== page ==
To a generation that reveres digital giants like Amazon, Apple and Google, it is hard to convey how high and positive a profile General Electric had in the 20th century.

For the longest time, GE was a conglomerate — the term popularized in the 1960s for giant companies that were composed of a portfolio of businesses that were not logically related to each other.

Others in the category included giants like ITT, Gulf Western and Allied Signal.

Financial engineering was what kept these businesses afloat. The limits of financial engineering is what led to the downfall of nearly all conglomerates following their peak in the 1970s.

GE was different. Its management competencies were held to be so superior that it was seemingly able, decade after decade, to add new divisions, grow current businesses and have outstanding profitability.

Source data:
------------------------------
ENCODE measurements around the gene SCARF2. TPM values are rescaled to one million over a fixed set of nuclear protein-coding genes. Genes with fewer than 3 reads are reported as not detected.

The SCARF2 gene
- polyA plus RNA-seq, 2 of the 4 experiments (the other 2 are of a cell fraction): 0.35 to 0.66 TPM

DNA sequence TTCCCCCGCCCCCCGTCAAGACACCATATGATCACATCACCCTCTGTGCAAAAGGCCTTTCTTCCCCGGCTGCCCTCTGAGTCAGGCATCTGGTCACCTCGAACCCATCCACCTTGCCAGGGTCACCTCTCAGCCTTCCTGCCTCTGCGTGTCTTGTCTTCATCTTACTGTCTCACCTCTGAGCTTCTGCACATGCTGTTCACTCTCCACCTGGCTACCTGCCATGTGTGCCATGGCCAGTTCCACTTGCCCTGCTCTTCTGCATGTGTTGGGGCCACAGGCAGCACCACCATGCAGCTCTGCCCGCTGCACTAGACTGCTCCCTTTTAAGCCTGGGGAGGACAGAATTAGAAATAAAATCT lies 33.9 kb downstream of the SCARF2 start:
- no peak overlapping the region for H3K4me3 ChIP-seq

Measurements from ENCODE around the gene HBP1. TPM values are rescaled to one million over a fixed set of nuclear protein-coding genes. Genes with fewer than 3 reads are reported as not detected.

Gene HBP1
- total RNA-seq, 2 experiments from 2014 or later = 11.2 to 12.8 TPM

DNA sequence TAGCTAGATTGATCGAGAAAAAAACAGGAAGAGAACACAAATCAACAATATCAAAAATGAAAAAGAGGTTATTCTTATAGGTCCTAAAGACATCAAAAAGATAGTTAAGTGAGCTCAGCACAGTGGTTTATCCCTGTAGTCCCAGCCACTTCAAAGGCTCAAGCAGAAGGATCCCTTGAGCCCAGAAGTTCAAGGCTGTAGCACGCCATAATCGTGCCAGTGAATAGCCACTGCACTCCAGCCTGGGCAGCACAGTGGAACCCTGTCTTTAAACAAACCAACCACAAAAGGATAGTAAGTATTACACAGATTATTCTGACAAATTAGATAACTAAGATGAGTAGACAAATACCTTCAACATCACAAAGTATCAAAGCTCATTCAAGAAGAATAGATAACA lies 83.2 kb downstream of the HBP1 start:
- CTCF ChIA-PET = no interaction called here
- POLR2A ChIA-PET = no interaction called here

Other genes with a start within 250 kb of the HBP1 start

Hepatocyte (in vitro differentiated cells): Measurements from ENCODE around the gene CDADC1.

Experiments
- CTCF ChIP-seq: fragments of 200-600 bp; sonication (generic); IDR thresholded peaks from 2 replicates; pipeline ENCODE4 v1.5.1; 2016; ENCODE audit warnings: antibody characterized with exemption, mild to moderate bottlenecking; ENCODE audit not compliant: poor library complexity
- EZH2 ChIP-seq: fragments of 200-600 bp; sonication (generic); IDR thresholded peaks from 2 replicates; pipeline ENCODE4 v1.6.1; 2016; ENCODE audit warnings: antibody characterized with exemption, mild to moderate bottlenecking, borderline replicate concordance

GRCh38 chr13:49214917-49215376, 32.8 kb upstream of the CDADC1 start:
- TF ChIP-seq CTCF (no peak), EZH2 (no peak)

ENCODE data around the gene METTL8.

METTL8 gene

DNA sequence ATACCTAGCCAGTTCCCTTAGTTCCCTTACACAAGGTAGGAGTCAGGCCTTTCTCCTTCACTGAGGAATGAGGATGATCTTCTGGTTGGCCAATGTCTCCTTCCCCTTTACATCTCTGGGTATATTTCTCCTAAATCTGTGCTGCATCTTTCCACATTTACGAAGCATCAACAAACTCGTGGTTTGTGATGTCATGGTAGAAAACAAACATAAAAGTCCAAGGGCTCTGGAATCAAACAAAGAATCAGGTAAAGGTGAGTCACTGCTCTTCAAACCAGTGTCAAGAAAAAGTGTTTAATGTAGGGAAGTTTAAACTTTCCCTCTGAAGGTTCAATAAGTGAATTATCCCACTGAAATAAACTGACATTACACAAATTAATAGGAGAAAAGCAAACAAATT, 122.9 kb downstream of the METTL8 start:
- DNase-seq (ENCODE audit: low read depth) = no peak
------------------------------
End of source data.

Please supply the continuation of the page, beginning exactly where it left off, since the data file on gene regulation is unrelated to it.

So it was big news earlier this month when GE said it would spin off its health care division in early 2023 and its energy businesses a year later. That would leave its aviation unit as its remaining business.

The company seemingly peaked in the last two decades of the 20th century when Jack Welch led the company. Revenue jumped fivefold to $130 billion, according to a New York Times article on the spinoff news. Share value soared from $14 billion to $410 billion.

Star managers were trained and moved up and grew the company more, the article said.

Forbes named Welch the "manager of the century." Financial Times named GE "the world's most respected company."

Unfortunately, once Welch left his role in 2000, the firm stagnated.

Welch's successes were substantive and real. But the remarkable consistency of GE's earnings under Welch, who died in 2020, was a phenomenon unnatural for a large company — and would be nearly impossible to achieve today.

Welch accomplished this feat leveraging financial tools, which, though entirely legal at the time, would be derided as gimmicks today.

The market has responded generally favorable to GE's news. The decision's logic was clear. After all, GE had already lost its spot on the Dow Jones Industrial Average — reflecting its awkward balance as a business.